Skip to content
Parker Institute for Cancer Immunotherapy
Search Close

A Collaborative Effort Aims to Change the Future of Patient Care With Cancer Immunotherapy

Taskforce from academia, industry, government and nonprofit addresses foundational barriers to cancer immunotherapy research

A stunning taskforce of 33 leaders from across academia, industry, government and nonprofit have decided to tackle a fundamental hurdle in cancer immunotherapy research that has prevented the field from moving forward.

The barrier is a lack of uniform clinical definitions that clinicians and researchers can use to determine a patient’s resistance to drugs that target the PD-1 pathway, some of the most commonly used immunotherapies. Specifically, how to identify primary resistance (a tumor that never responds to anti-PD-1 therapy) and secondary resistance (when there is an initial benefit but the tumor escapes the control of the immune system).

With consistent parameters implemented by the entire field, the taskforce aims to fuel smarter clinical trial design for new treatments that can benefit these immunotherapy-resistant patients.

The group, assembled by the Society for Immunotherapy of Cancer, published a paper outlining these definitions in the Journal for ImmunoTherapy of Cancer on April 1. This is the first time a taskforce with representation across the field has come together to tackle this critical problem.

We interviewed three PICI coauthors on the paper to learn more. Their responses were edited for clarity.

Hussein Tawbi, MD, PhD
Co-lead author on the paper and Associate Professor, Department of Melanoma Medical Oncology, The University of Texas MD Anderson Cancer Center

Roberta Zappasodi, PhD
Coauthor, Parker Bridge Fellow and Research Associate, Memorial Sloan Kettering Cancer Center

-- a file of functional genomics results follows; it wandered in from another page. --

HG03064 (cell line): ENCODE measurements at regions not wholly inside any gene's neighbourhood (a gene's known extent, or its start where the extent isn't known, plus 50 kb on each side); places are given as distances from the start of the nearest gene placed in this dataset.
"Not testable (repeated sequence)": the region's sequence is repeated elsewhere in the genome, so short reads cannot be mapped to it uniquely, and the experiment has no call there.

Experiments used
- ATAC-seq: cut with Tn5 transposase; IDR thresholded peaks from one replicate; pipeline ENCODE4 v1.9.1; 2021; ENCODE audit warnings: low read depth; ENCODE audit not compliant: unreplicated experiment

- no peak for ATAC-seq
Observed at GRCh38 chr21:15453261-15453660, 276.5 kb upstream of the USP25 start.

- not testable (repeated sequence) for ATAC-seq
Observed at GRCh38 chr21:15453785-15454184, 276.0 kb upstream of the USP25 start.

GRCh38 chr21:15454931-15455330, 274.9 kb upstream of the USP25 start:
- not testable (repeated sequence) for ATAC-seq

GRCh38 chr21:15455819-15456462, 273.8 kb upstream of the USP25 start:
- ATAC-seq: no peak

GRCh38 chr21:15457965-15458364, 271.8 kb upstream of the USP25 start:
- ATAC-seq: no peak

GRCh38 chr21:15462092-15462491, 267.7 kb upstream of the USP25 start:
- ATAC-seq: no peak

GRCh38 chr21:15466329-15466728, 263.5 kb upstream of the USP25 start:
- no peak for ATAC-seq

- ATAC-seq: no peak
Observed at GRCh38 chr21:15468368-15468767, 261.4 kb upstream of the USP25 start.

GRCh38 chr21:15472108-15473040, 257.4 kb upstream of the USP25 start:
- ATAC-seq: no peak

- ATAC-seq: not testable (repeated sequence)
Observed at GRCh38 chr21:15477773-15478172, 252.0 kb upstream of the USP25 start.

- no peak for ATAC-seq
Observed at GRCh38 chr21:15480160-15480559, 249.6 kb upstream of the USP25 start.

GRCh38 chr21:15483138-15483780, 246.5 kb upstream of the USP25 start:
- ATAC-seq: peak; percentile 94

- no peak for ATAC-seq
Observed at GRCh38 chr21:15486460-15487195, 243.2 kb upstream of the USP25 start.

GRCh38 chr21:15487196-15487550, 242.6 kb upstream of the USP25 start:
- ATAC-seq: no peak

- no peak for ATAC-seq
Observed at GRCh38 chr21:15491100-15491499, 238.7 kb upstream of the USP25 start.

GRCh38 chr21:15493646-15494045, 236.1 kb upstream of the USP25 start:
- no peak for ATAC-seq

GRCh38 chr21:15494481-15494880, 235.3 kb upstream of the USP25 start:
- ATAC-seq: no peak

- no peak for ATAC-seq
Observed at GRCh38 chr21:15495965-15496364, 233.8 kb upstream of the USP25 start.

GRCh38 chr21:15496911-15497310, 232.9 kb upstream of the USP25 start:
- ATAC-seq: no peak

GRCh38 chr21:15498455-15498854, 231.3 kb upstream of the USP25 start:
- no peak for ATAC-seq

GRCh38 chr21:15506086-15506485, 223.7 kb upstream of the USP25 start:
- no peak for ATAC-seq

Theresa LaVallee, PhD
Coauthor and Vice President, Translational Medicine and Regulatory Affairs, Parker Institute for Cancer Immunotherapy

Why focus on defining these specific anti-PD-1 resistance scenarios?

Tawbi: PD-1 antibodies have been successful for treating many cancer types. But in many instances the treatment does not work well right off the bat or resistance develops later, for various reasons.

There are now thousands of clinical trials trying to reverse this resistance to immunotherapy. The hope is that by adding another drug to a PD-(L)1 inhibitor they can overcome the tumor’s resistance even after a patient has received immunotherapy before and had their tumors grow. The problem is, patients in both resistance scenarios are treated the same when it comes to interpreting the results of those studies. Biologically, there is a big difference between a patient whose tumor progresses quickly versus a patient whose tumor responds initially but grows back. So when the new combination works or doesn’t work, it’s hard to say which population it’s working in or not. It’s very unclear.

We realized as a community that we need to define these resistant groups to better understand them and do further analyses on a treatment’s effectiveness in different populations.